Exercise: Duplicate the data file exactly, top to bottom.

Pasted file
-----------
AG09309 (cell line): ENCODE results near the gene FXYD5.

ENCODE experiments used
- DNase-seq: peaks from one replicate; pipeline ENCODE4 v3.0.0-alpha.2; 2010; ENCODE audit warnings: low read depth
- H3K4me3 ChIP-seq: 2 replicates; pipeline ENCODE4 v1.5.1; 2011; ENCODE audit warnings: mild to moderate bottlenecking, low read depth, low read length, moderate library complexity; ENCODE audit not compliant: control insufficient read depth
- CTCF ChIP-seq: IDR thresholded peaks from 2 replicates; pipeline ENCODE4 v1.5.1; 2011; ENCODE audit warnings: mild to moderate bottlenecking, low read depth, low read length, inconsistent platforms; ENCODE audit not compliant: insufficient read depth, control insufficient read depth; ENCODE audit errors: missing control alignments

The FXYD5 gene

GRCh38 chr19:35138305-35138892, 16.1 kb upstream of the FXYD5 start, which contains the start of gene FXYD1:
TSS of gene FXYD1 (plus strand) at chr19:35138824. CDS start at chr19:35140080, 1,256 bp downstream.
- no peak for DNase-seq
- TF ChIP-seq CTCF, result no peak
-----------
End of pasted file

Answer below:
AG09309 (cell line): ENCODE results near the gene FXYD5.

ENCODE experiments used
- DNase-seq: peaks from one replicate; pipeline ENCODE4 v3.0.0-alpha.2; 2010; ENCODE audit warnings: low read depth
- H3K4me3 ChIP-seq: 2 replicates; pipeline ENCODE4 v1.5.1; 2011; ENCODE audit warnings: mild to moderate bottlenecking, low read depth, low read length, moderate library complexity; ENCODE audit not compliant: control insufficient read depth
- CTCF ChIP-seq: IDR thresholded peaks from 2 replicates; pipeline ENCODE4 v1.5.1; 2011; ENCODE audit warnings: mild to moderate bottlenecking, low read depth, low read length, inconsistent platforms; ENCODE audit not compliant: insufficient read depth, control insufficient read depth; ENCODE audit errors: missing control alignments

The FXYD5 gene

GRCh38 chr19:35138305-35138892, 16.1 kb upstream of the FXYD5 start, which contains the start of gene FXYD1:
TSS of gene FXYD1 (plus strand) at chr19:35138824. CDS start at chr19:35140080, 1,256 bp downstream.
- no peak for DNase-seq
- TF ChIP-seq CTCF, result no peak